Chances are that if you are just getting started you don’t need the $10K bike. Buying used is perfectly acceptable and in many cases you can find a lightly used one with more of the bells and whistles for the same money you will pay for a new entry-level bike (A disclaimer should be added here. Because of COVID-19 bikes are in short supply and used bikes are bringing a premium.)
It is a good idea to buy a bike that is slightly above your skillset. Early on you will develop your skills quite quickly. You don’t want a bike that can’t keep up with your improvements.
Should You Buy Hard Tail VS Full Suspension
This may come down to your budget. A hardtail will cost you considerably less than a full-suspension bike. I purchased a hardtail. I didn’t want to drop a ton of money into something I wasn’t even sure I would want to do in a year. Since making my purchase and getting out to do some rides I’ve learned a few things.
First, many people opt to spend the money on the full suspension from the start. Full suspension will give you a much softer ride than the hardtail. As an older rider, this should probably be a consideration. It will be gentler on your body.
But I’ve also been told, riding a hardtail will make you a better rider. This is because it takes more effort to control the bike and to have it perform in the ways needed for technical terrain. Therefore, if you should decide at some point to upgrade to full suspension you will be killin’ it right out of the gate.
In conclusion, mountain biking is certainly something that older women can do successfully. But knowing your limits is probably a good practice. My attitude is that I’m out to have some fun. At 55 I’m not trying to prove anything to anyone and if I feel I need to get off the bike and walk it, that’s fine. I’d rather do that than seriously injure myself.
Another takeaway from the little bit of riding I have done is an appreciation for the skills possessed by advanced riders. The ability to take quick sharp turns at speeds similar to road riding is no easy endeavor. Not to mention doing it in between trees and with other obstacles in your path.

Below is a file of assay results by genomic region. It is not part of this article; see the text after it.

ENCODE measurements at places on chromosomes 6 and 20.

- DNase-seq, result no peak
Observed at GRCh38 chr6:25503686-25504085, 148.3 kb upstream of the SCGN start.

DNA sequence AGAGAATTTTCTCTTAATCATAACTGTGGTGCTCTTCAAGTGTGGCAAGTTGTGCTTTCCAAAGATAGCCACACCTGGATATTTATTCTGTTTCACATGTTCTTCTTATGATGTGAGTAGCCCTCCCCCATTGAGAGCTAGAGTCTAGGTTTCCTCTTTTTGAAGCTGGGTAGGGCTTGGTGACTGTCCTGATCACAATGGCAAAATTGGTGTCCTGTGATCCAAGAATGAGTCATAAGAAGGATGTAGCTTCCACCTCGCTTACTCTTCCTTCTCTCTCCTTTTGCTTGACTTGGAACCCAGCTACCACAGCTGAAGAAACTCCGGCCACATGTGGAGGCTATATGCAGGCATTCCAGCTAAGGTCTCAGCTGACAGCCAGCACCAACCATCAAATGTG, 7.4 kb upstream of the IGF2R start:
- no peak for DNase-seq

Mountain Biking Resources
Some Helpful Links
When dealing with anything specialized you will typically find that there is certain jargon associated with it. Mountain biking isn’t any different. And in some cases, you may even think that MTB riders are speaking a different language entirely. Here is a link to an article that will have you speaking the language of MTB in no time.
Some of that unusual lingo relates to the bikes we ride. This link may be helpful especially when it comes to purchasing your first bicycle. It discussed things like bike sizing and geometry
Mountain Biking Organizations
International Mountain Bicycling Association (IMBA) is a membership-based organization whose mission is “To create, enhance and protect great places to ride mountain bikes.” Their goal is “To grow the quantity and quality of mountain bike trail communities across the U.S.”
National Interscholastic Bicycling Association (NIBA) has everything you need to know about interscholastic riding including how to get involved with coaching and team support.
MTB Websites, Apps and Social Media
You will definitely want to download Strava on your phone so that you can keep track of your rides. It records your time and uses GPS so you will never get lost. Additionally, it interfaces with Trailforks and social media so you can share your rides.
If you want to connect with other female riders try these Facebook groups Mountain Biking Ladies or Women’s MTB Experience. Both are large active groups with women of all ages. I suggest you also try to find yourself some online and in-person local groups.